project is aimed at Theoretical and Empirical Modeling of Identity and Sentiments in Collaborative Groups. THEMIS.COG provides new theoretical insights into the dynamics of self-organized collaborations, in which people come together to work on a common problem, without prompting by a third party. Understanding the social forces behind self-organized collaboration is increasingly important in today's society. Technological and social innovations are increasingly generated through informal, distributed processes of collaboration, rather than in formal, hierarchical organizations. Our work uses a data-driven approach to explore the social and psychological mechanisms that motivate self-organized collaborations and determine their likelihood of success or failure, focusing on the example of open, collaborative software development in online collaborative networks (OCNs) like GitHub
- Jesse Hoey (University of Waterloo, Canada)
- Mei Nagappan (University of Waterloo, Canada)
- Kimberly B. Rogers (Dartmouth College, USA)
- Tobias Schroeder (Potsdam Univ. of Applied Sciences, Germany)
- Nikolas Zoeller (PhD, Potsdam University of Applied Sciences)
- Jonathan Morgan (Postdoc, Potsdam University of Applied Sciences)
- Hong-Mao Li (Masters, Potsdam University of Applied Sciences)
- Neda Paryab (PhD, University of Waterloo)
- Deepak Rishi (Masters, University of Waterloo)
- Yuwei Jiao (Masters, University of Waterloo)
- Alexander Sachs (Masters, University of Waterloo)
- Rahul Iyer (Masters, University of Waterloo)
- Gautam Kumar (Masters, University of Waterloo)
- Nalin de Zoysa (Masters, University of Waterloo)
- Moojan Ghafurian (Postdoc, University of Waterloo)
- Ivan Kobyzev (Postdoc, University of Waterloo)
- Jun Zhao (Postdoc, Dartmouth College, USA)
- Cayla Plotch (Undergraduate, Dartmouth College, USA)
- Annie Sherrill (Undergraduate, Dartmouth College, USA)
Two paper awards in 2017:
- American Sociological Association Section on Social Psychology, Outstanding Recent Contribution in Social Psychology Award.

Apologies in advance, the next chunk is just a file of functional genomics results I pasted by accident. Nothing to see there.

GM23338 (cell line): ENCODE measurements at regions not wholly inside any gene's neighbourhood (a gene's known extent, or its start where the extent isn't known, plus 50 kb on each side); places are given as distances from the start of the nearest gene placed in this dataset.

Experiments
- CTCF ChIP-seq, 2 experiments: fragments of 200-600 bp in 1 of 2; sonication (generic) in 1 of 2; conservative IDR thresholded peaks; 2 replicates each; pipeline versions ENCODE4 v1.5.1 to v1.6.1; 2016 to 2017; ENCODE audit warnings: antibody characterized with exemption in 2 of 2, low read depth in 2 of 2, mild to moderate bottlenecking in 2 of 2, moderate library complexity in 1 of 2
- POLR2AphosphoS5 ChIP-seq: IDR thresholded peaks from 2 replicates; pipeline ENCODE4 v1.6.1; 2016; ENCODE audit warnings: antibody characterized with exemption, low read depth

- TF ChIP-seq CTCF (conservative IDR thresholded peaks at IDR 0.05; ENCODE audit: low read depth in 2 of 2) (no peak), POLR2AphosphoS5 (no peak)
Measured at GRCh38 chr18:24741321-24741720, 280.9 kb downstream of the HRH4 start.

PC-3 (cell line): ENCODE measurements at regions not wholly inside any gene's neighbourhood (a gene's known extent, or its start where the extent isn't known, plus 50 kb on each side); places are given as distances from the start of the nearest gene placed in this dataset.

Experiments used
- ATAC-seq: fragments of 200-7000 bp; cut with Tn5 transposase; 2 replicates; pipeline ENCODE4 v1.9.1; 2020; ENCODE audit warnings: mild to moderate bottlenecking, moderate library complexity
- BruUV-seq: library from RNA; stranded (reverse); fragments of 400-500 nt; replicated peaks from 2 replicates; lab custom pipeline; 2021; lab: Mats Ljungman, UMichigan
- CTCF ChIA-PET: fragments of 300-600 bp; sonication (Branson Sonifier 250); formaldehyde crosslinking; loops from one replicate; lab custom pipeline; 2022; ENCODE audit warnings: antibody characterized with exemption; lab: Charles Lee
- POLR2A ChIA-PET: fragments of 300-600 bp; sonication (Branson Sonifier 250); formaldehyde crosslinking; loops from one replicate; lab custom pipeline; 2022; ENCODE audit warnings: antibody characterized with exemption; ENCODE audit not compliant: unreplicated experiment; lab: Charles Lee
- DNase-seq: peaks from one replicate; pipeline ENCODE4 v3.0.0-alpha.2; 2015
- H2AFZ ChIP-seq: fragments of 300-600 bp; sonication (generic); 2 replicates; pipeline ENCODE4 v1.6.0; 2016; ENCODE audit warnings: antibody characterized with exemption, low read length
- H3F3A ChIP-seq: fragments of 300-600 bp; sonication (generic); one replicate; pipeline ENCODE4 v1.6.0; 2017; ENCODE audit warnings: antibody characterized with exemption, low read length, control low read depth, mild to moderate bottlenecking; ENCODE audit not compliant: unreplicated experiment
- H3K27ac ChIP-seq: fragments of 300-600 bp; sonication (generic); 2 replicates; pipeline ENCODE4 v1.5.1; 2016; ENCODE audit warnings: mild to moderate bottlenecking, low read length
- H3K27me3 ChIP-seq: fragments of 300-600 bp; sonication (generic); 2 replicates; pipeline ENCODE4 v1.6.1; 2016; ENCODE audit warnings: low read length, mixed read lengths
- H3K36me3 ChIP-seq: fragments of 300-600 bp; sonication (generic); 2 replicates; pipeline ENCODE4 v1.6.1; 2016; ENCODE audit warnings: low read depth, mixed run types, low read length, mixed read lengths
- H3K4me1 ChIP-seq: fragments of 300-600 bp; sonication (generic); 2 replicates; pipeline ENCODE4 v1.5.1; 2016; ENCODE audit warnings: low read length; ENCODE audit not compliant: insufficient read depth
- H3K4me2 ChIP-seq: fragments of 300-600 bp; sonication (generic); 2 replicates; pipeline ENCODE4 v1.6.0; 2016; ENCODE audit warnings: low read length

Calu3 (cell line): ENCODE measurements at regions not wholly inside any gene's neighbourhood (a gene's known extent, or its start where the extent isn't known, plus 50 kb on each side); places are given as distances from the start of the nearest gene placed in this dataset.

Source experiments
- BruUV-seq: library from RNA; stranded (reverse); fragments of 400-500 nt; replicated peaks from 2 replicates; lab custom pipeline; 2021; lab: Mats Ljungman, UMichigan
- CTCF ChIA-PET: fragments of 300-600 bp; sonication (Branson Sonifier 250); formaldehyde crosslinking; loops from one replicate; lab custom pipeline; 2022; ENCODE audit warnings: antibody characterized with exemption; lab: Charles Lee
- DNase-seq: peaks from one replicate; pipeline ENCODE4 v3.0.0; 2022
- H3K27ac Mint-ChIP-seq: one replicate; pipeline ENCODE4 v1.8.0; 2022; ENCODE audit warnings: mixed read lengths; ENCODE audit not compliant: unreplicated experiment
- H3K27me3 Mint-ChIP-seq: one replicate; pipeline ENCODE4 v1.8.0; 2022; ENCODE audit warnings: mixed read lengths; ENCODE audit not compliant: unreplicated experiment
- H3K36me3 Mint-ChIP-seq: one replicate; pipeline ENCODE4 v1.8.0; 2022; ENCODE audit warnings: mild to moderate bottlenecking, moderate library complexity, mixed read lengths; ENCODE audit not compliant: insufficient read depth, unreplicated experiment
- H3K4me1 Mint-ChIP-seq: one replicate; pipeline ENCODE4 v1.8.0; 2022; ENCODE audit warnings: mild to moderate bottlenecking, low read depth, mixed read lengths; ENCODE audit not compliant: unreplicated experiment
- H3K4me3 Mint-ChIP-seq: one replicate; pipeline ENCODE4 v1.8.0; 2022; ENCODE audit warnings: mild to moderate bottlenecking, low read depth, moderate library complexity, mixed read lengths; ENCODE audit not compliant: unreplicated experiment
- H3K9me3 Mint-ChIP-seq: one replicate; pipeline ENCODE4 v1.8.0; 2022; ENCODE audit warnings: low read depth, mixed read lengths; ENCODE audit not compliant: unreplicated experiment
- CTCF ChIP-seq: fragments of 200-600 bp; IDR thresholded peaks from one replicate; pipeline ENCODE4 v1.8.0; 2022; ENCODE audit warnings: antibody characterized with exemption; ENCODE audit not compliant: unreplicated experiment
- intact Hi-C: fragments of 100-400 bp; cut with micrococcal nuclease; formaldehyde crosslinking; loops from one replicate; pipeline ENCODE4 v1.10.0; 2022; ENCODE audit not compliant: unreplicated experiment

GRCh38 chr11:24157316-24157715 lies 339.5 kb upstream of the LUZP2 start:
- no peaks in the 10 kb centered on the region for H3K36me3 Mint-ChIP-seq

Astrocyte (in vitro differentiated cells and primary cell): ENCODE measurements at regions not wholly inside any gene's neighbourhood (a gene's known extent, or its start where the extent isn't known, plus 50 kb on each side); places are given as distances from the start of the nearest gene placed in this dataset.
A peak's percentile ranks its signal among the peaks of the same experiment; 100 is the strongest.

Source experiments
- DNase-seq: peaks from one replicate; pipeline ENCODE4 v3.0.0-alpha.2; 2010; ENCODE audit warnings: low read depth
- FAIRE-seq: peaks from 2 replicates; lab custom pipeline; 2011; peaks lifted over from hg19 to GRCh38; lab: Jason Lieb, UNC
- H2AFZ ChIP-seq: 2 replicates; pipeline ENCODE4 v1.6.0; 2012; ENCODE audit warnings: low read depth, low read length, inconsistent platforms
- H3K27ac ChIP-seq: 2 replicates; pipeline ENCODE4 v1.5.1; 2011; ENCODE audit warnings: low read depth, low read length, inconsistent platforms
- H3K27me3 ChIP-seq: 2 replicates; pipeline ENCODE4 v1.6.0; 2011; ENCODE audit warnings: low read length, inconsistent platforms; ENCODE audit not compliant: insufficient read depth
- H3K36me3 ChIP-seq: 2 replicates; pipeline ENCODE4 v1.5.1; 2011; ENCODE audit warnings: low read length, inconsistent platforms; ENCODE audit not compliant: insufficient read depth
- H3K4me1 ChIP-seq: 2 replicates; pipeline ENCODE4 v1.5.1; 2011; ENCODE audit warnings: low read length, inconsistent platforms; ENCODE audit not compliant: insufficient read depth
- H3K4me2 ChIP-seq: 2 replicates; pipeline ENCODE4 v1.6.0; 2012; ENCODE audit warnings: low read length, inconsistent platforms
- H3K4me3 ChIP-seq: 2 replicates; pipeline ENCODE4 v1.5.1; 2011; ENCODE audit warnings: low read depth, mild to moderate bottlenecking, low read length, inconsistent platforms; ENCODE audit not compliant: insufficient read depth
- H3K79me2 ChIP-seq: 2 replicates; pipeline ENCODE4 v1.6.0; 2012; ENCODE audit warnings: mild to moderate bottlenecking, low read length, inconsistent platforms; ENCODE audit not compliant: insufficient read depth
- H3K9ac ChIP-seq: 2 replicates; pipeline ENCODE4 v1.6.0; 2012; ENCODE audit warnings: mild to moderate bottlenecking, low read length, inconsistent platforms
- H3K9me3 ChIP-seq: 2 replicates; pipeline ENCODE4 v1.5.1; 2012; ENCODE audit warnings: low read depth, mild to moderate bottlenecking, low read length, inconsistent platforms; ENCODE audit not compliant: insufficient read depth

- American Sociological Association Section on Mathematical Sociology, Outstanding Article Publication Award.
Both awards are for the paper: Tobias Schroeder, Jesse Hoey, and Kimberly B. Rogers. "Modeling Dynamic Identities and Uncertainty in Social Interactions: Bayesian Affect Control Theory." American Sociological Review
81(4): 828-855, 2016. This paper describes the theoretical basis of the Themis.Cog project.
- Jesse Hoey invited talk at the "Leveraging Advances in Social Network Thinking for National Security" workshop in Washington DC. This is run by the National Academies of Sciences, Medicine and Engineering as part of their "Decadal Survey" in the social and behavioural sciences. http://sites.nationalacademies.org/DBASSE/BBCSS/DBASSE_181267
- Tobias Schroeder invited talk at the German Federal Chancellor’s Office on modelling societies.
- Keynote speeches by Kimberly Rogers, Tobias Schroeder and Jesse Hoey at the Dartmouth ACT Conference on Modeling Social Interactions: New Directions in Affect Control Theory, Dartmouth College, Hanover, NH, USA, June 21-23, 2017.
- Wasif Khan and Jesse Hoey. "How Different Identities Affect Cooperation." Proc. of the Humaine Association Conference on Affective Computing and Intelligent Interaction, San Antonio, TX, 2017.